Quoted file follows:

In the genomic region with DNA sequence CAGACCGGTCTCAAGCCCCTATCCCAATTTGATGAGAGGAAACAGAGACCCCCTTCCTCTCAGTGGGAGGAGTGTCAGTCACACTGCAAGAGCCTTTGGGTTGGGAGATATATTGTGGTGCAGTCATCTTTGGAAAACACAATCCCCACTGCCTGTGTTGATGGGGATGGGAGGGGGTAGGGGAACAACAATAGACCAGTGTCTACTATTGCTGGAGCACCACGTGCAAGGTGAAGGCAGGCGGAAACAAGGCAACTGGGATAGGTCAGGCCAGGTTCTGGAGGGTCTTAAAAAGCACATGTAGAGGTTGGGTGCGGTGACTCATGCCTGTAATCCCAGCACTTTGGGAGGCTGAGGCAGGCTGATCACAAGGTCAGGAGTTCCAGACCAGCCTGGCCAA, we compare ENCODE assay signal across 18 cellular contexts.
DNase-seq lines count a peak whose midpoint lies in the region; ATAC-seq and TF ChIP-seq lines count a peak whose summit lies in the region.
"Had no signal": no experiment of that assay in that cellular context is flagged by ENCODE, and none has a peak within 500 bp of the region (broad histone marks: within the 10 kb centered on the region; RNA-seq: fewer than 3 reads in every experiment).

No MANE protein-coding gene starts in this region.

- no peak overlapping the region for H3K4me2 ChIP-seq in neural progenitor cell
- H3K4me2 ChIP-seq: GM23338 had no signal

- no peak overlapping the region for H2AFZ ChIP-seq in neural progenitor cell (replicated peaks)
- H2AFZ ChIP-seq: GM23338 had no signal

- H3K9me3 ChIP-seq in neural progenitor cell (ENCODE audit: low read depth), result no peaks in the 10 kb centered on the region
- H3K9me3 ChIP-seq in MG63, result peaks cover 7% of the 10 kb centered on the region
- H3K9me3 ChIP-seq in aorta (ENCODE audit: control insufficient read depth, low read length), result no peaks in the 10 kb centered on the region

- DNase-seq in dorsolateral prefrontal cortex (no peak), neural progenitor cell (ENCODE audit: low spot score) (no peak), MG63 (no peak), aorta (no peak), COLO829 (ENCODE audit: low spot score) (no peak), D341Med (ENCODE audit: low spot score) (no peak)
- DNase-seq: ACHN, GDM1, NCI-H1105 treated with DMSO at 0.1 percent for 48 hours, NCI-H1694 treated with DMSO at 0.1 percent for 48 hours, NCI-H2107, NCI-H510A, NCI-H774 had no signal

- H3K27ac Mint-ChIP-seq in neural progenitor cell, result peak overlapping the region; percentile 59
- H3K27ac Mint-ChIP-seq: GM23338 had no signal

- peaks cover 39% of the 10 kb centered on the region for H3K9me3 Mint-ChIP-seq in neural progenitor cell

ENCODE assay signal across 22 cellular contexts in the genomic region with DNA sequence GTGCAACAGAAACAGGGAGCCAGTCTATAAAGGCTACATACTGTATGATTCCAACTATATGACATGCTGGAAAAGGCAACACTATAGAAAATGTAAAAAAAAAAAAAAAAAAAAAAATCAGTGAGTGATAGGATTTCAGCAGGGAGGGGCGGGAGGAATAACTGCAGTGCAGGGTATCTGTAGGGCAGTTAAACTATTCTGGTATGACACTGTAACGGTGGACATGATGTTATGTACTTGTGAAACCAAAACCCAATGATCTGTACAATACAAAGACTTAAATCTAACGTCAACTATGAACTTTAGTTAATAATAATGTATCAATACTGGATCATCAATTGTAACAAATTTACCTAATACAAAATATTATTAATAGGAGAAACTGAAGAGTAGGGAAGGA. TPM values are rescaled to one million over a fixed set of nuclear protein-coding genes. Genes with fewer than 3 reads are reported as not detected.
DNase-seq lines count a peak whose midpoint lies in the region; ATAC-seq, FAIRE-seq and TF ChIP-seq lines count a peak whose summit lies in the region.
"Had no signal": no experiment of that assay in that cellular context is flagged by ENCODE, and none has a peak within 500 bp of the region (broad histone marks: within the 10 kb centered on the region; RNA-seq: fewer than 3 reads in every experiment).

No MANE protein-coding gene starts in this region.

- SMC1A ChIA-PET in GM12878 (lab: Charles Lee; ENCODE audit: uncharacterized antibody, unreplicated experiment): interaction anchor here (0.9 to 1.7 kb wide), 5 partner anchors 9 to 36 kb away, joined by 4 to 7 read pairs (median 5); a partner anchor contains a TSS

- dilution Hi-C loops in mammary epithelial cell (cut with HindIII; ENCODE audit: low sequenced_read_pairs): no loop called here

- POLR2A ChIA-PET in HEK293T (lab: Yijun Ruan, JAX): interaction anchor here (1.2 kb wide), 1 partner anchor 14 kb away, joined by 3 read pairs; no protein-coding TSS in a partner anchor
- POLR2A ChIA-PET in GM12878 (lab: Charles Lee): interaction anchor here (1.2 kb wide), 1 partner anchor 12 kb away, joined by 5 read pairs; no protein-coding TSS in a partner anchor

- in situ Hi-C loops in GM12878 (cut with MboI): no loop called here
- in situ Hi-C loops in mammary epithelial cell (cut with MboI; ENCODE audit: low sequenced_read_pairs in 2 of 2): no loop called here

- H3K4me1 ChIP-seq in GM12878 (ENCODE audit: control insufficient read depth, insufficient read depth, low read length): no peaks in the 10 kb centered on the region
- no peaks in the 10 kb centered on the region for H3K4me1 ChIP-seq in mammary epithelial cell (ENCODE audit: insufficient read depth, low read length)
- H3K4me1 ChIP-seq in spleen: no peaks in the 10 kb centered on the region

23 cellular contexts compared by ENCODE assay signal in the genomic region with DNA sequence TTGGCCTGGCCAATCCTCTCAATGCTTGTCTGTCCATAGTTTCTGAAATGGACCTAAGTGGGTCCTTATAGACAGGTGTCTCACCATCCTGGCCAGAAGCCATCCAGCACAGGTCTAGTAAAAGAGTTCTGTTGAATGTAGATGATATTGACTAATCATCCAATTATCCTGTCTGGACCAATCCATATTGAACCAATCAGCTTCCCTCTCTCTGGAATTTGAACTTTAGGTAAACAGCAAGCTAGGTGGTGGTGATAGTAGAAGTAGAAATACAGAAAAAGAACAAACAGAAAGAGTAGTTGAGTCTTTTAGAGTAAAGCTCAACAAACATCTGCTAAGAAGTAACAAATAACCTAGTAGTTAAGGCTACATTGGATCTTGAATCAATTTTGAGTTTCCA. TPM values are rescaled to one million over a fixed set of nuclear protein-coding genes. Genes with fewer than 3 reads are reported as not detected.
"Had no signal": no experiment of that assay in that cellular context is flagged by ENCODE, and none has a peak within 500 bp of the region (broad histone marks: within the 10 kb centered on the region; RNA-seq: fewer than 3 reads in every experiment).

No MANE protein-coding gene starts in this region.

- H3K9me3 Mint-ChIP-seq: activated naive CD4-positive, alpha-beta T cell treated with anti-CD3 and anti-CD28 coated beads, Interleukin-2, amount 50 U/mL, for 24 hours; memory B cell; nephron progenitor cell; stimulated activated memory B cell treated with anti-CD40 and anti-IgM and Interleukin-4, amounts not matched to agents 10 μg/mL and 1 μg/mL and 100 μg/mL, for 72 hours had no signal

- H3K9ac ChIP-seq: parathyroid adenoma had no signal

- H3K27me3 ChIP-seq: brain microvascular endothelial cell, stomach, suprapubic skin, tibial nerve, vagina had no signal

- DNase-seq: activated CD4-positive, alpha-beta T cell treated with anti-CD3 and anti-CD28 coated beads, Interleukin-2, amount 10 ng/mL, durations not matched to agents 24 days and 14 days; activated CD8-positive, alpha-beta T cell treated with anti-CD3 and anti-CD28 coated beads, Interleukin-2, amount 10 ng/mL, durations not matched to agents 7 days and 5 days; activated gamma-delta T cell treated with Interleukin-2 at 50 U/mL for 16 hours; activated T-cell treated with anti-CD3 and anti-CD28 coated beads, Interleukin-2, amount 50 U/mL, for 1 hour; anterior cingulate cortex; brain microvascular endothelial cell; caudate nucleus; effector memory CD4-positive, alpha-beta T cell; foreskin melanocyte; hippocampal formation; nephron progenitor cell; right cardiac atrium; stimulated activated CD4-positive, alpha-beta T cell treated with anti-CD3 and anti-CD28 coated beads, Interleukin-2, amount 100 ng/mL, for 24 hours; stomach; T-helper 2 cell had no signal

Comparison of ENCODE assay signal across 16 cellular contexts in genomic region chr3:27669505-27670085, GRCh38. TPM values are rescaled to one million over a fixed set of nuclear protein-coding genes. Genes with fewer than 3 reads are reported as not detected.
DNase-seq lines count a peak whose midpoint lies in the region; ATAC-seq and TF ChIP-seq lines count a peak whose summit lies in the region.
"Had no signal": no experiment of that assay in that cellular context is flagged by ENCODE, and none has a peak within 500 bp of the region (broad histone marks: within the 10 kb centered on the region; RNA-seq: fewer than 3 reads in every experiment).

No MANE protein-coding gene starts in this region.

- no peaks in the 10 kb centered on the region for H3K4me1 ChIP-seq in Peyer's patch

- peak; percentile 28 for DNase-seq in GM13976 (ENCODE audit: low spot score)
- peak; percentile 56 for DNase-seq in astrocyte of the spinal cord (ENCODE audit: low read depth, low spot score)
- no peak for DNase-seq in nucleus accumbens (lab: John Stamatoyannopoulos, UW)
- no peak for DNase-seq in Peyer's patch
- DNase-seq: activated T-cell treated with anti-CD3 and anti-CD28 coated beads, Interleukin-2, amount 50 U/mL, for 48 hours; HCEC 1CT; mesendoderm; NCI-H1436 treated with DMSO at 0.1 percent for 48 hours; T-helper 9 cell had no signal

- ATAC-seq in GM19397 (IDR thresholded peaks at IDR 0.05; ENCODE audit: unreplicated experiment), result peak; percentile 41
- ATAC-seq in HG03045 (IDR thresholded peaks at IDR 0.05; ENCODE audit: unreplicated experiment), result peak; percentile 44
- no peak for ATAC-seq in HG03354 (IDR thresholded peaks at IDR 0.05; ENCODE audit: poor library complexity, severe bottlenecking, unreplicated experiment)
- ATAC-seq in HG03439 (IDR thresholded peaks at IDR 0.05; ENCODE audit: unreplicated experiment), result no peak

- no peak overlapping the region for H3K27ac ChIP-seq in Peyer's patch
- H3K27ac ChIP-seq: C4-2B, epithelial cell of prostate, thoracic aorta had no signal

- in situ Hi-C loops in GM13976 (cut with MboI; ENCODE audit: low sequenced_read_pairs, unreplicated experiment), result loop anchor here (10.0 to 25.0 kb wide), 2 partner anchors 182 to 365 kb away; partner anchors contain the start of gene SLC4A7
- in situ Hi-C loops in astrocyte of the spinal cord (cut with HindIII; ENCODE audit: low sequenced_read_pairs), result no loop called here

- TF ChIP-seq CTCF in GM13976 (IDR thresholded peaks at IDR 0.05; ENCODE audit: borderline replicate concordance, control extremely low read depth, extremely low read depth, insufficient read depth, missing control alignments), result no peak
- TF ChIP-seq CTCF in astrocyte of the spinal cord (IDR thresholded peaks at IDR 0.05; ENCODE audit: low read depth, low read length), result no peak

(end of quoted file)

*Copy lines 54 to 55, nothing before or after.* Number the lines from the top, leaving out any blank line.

- in situ Hi-C loops in astrocyte of the spinal cord (cut with HindIII; ENCODE audit: low sequenced_read_pairs), result no loop called here

- TF ChIP-seq CTCF in GM13976 (IDR thresholded peaks at IDR 0.05; ENCODE audit: borderline replicate concordance, control extremely low read depth, extremely low read depth, insufficient read depth, missing control alignments), result no peak